Gaelic Football experimental rule change proposals to be trialled in coming weeks
By John Harrington
The GAA’S Standing Committee on the Playing Rules (SCPR) yesterday issued a list of proposed experimental rule changes for Gaelic Football.
A detailed explanation of the five proposed rule changes can be read here.
GAA.ie today spoke to the SCPR’s Chairman, David Hassan, about the thinking behind the proposed rule changes and the consultation and trialling process that will now take place over the coming weeks.
Q: What was the over-arching philosophy behind these proposed rule changes from the GAA’S Standing Committee on the Playing Rules?
A: The committee has an obligation to bring forward for the attention of the Association the rule amendments and adaptations that it feels would be beneficial for the games, both football and hurling.
It has that obligation so that's why on this occasion we've issued these proposals for consultation and we've set aside the month of October for that.
There are five proposals there, one relating to the sin-bin. The other four do have common principals.
That is to try to incentivise the kicking of the ball and the catching of the ball and generally movement of the ball from a player's possession. That's where the hand-pass is coming from, that is where the mark is coming from.
And also even something like the kick-out. I think what the kick-out will do, identifying that middle section of the pitch, is to create room for the players who want to catch the ball above the head in the traditional format and also for goalkeepers, as they have been doing for the past couple of seasons, to use the wings in a way that is more creative for the team to launch attacks.
There are common principals and we're trying to promote the core skills of the game and incentivise teams to use them.
Q: What sort of consultation and trialling process will take place in the coming weeks with these proposed rule changes?
A: Over the course of the whole month of October we're going to be carrying out probably the most comprehensive survey in living memory of people's attitudes towards the rules, and, by extension, the game of Gaelic Football.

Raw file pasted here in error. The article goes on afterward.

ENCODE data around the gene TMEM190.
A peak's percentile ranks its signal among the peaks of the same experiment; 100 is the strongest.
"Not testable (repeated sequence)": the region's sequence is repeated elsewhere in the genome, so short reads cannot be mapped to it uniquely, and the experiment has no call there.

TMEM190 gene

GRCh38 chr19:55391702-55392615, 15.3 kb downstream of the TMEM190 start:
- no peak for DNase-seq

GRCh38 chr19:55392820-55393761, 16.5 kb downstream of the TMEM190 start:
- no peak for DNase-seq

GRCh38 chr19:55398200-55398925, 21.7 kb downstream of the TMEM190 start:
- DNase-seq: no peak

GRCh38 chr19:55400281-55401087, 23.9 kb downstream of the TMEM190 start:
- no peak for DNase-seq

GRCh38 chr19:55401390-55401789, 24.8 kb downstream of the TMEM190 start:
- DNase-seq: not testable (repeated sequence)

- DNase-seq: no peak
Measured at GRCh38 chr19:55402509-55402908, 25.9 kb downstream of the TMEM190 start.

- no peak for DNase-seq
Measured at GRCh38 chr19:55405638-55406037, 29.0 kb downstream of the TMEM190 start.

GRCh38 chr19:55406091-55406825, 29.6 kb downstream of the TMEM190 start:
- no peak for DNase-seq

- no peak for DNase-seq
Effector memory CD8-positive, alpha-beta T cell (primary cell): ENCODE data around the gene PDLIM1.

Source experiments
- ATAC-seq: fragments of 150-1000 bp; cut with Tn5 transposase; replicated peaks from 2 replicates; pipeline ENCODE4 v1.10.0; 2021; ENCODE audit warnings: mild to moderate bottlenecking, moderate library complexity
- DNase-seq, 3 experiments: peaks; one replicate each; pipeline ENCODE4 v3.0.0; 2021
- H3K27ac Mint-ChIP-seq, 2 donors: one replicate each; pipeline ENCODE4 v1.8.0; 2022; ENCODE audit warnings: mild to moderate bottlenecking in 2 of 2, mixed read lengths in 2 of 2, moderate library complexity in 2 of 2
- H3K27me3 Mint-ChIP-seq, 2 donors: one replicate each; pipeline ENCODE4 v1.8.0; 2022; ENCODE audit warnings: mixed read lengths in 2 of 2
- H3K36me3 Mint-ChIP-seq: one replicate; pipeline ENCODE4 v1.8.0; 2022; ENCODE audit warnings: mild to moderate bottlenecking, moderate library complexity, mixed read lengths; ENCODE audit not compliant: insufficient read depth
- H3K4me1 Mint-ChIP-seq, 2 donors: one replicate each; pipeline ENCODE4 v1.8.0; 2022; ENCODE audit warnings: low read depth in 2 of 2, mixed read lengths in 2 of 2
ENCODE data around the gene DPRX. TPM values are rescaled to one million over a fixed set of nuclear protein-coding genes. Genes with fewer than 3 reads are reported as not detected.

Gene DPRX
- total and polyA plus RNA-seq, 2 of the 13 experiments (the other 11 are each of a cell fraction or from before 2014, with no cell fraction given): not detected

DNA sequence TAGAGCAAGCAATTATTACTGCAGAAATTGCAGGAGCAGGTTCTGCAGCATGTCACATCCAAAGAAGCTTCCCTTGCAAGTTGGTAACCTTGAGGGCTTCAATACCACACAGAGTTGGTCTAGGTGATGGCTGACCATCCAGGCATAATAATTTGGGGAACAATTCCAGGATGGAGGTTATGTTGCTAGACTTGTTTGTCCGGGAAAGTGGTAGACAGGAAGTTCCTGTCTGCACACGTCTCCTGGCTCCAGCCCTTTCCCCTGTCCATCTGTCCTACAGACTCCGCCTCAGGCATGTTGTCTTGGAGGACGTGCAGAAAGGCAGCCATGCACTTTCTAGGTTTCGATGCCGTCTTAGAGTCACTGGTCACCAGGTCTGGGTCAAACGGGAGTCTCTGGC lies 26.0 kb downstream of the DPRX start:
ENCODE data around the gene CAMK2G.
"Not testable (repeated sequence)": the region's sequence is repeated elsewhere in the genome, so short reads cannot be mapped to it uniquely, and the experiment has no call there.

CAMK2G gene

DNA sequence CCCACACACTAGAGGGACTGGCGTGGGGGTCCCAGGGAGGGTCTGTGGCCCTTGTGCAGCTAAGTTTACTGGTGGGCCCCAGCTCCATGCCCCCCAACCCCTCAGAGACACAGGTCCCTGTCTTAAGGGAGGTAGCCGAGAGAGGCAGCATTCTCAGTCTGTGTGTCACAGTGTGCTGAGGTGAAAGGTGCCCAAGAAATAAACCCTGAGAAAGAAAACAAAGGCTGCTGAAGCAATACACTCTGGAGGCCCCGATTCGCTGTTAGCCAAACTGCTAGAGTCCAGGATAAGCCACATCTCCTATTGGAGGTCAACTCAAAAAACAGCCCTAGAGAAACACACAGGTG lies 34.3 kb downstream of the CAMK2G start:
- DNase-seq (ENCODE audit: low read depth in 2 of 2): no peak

What we're doing is we're surveying every senior inter-county manager and where there isn't an appointment we're sending the survey to the county secretary.
Through the offices of the GPA we're surveying a very large number of senior inter-county footballers to ascertain their views.
And we're also speaking to referees. I should also say, because the focus might be seen to be on the inter-county scene, we'll also be establishing focus groups in all four provinces to relay the views of club members even though those rules are only going to be trialled at inter-county level.
Q: What teams will road-test the proposed rule changes in the coming weeks?
A: Univeristies, mostly in Dublin, but we're also looking at opportunities outside Dublin, have been very good at facilitating matches throughout the month of October.
We'll be establishing tournament style football that will see a number of games being played under this format.
We're anticipating somewhere between 10 and 15 games being played. That will allow us to actually see these rules in action and see what patterns of play develop both consciously and non-consciously.
We think that that sort of number will allow us to get a good sense of how they're being implemented by, not just players, but also referees.
Q: There was quite a lot of doubt about the introduction of the mark rule in 2017 but most would now agree it has been a positive addition. Would you be encouraging people to suspend judgement on these proposals until they see how well or otherwise they work in a live game environment?
A: Absolutely. Inevitably some people don't want to see any change in the game. Some people don't want to see this type of change.